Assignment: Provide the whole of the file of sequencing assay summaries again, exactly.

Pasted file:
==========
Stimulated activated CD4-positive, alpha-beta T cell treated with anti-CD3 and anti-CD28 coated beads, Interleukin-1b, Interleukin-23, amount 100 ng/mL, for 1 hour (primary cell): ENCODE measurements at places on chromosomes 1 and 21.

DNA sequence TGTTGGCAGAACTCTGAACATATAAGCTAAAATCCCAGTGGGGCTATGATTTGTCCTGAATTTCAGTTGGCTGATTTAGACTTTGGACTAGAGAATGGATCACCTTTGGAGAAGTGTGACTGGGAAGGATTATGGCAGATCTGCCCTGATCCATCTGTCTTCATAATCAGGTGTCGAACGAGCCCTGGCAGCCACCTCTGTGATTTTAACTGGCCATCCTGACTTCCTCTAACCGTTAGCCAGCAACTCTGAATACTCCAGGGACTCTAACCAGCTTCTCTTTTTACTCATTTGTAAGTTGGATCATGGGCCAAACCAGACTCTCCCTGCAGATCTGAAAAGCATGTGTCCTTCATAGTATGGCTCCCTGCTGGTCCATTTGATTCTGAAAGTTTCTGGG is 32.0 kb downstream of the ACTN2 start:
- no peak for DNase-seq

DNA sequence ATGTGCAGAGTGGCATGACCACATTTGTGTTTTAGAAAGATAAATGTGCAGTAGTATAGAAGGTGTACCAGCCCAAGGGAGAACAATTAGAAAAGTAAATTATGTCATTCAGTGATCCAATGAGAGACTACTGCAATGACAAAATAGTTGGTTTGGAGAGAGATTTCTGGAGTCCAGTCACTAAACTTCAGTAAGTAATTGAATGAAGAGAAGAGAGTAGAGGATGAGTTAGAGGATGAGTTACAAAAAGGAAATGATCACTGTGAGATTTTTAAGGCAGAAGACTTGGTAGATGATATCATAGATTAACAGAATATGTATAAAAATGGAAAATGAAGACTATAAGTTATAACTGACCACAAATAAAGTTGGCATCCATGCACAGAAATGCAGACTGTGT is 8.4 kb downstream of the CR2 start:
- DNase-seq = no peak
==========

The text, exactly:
Stimulated activated CD4-positive, alpha-beta T cell treated with anti-CD3 and anti-CD28 coated beads, Interleukin-1b, Interleukin-23, amount 100 ng/mL, for 1 hour (primary cell): ENCODE measurements at places on chromosomes 1 and 21.

DNA sequence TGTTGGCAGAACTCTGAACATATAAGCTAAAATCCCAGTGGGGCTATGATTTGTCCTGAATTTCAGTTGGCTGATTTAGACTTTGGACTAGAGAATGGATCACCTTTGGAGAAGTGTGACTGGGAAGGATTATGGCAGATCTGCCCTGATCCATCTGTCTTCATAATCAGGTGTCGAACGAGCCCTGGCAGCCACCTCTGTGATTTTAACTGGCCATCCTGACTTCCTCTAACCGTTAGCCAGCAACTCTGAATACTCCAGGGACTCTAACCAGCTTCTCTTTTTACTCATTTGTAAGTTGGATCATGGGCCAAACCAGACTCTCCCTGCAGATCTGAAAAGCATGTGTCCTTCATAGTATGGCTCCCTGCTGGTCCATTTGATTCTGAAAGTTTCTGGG is 32.0 kb downstream of the ACTN2 start:
- no peak for DNase-seq

DNA sequence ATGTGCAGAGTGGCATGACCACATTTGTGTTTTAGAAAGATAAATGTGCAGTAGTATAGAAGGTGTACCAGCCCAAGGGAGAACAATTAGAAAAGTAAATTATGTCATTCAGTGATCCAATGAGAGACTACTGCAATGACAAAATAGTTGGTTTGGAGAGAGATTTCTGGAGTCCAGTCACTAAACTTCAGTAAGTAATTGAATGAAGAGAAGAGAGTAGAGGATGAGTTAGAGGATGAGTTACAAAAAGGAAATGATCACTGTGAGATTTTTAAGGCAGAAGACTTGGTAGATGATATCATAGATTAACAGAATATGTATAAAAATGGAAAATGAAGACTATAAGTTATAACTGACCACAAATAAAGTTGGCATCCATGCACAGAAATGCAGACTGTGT is 8.4 kb downstream of the CR2 start:
- DNase-seq = no peak